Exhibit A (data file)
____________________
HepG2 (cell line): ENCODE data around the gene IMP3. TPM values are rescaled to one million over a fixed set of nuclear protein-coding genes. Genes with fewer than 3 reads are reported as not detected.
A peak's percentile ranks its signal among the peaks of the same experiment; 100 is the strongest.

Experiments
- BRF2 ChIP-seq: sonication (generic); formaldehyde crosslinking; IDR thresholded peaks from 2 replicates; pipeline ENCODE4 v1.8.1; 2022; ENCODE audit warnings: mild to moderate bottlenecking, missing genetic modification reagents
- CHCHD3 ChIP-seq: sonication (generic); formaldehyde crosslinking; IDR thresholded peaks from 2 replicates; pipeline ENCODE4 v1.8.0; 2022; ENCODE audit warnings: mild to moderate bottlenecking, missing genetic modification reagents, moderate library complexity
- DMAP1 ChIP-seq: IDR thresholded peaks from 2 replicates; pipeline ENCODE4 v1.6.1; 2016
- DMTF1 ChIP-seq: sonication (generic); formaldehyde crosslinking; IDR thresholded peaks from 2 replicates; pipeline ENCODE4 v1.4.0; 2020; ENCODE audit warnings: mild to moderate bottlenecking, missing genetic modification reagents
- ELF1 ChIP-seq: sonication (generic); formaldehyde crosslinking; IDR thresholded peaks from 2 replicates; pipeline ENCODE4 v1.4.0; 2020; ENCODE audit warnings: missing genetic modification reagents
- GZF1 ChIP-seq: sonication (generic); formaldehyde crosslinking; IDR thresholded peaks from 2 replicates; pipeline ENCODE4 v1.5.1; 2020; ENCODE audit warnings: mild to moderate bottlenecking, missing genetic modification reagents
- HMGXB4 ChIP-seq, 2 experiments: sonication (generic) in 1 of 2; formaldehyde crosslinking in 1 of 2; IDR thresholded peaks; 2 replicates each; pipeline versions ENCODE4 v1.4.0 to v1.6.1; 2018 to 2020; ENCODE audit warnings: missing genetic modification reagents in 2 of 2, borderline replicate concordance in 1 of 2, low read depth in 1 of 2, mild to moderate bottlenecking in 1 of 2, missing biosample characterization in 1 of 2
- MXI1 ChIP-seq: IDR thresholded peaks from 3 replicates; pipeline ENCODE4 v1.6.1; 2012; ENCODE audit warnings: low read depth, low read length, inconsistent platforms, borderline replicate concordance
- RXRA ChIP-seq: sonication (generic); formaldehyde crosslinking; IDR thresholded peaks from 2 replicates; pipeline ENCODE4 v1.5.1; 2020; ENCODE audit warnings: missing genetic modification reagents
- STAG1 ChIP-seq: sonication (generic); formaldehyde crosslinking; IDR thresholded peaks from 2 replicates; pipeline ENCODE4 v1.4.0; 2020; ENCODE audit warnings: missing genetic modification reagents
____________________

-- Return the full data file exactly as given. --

HepG2 (cell line): ENCODE data around the gene IMP3. TPM values are rescaled to one million over a fixed set of nuclear protein-coding genes. Genes with fewer than 3 reads are reported as not detected.
A peak's percentile ranks its signal among the peaks of the same experiment; 100 is the strongest.

Experiments
- BRF2 ChIP-seq: sonication (generic); formaldehyde crosslinking; IDR thresholded peaks from 2 replicates; pipeline ENCODE4 v1.8.1; 2022; ENCODE audit warnings: mild to moderate bottlenecking, missing genetic modification reagents
- CHCHD3 ChIP-seq: sonication (generic); formaldehyde crosslinking; IDR thresholded peaks from 2 replicates; pipeline ENCODE4 v1.8.0; 2022; ENCODE audit warnings: mild to moderate bottlenecking, missing genetic modification reagents, moderate library complexity
- DMAP1 ChIP-seq: IDR thresholded peaks from 2 replicates; pipeline ENCODE4 v1.6.1; 2016
- DMTF1 ChIP-seq: sonication (generic); formaldehyde crosslinking; IDR thresholded peaks from 2 replicates; pipeline ENCODE4 v1.4.0; 2020; ENCODE audit warnings: mild to moderate bottlenecking, missing genetic modification reagents
- ELF1 ChIP-seq: sonication (generic); formaldehyde crosslinking; IDR thresholded peaks from 2 replicates; pipeline ENCODE4 v1.4.0; 2020; ENCODE audit warnings: missing genetic modification reagents
- GZF1 ChIP-seq: sonication (generic); formaldehyde crosslinking; IDR thresholded peaks from 2 replicates; pipeline ENCODE4 v1.5.1; 2020; ENCODE audit warnings: mild to moderate bottlenecking, missing genetic modification reagents
- HMGXB4 ChIP-seq, 2 experiments: sonication (generic) in 1 of 2; formaldehyde crosslinking in 1 of 2; IDR thresholded peaks; 2 replicates each; pipeline versions ENCODE4 v1.4.0 to v1.6.1; 2018 to 2020; ENCODE audit warnings: missing genetic modification reagents in 2 of 2, borderline replicate concordance in 1 of 2, low read depth in 1 of 2, mild to moderate bottlenecking in 1 of 2, missing biosample characterization in 1 of 2
- MXI1 ChIP-seq: IDR thresholded peaks from 3 replicates; pipeline ENCODE4 v1.6.1; 2012; ENCODE audit warnings: low read depth, low read length, inconsistent platforms, borderline replicate concordance
- RXRA ChIP-seq: sonication (generic); formaldehyde crosslinking; IDR thresholded peaks from 2 replicates; pipeline ENCODE4 v1.5.1; 2020; ENCODE audit warnings: missing genetic modification reagents
- STAG1 ChIP-seq: sonication (generic); formaldehyde crosslinking; IDR thresholded peaks from 2 replicates; pipeline ENCODE4 v1.4.0; 2020; ENCODE audit warnings: missing genetic modification reagents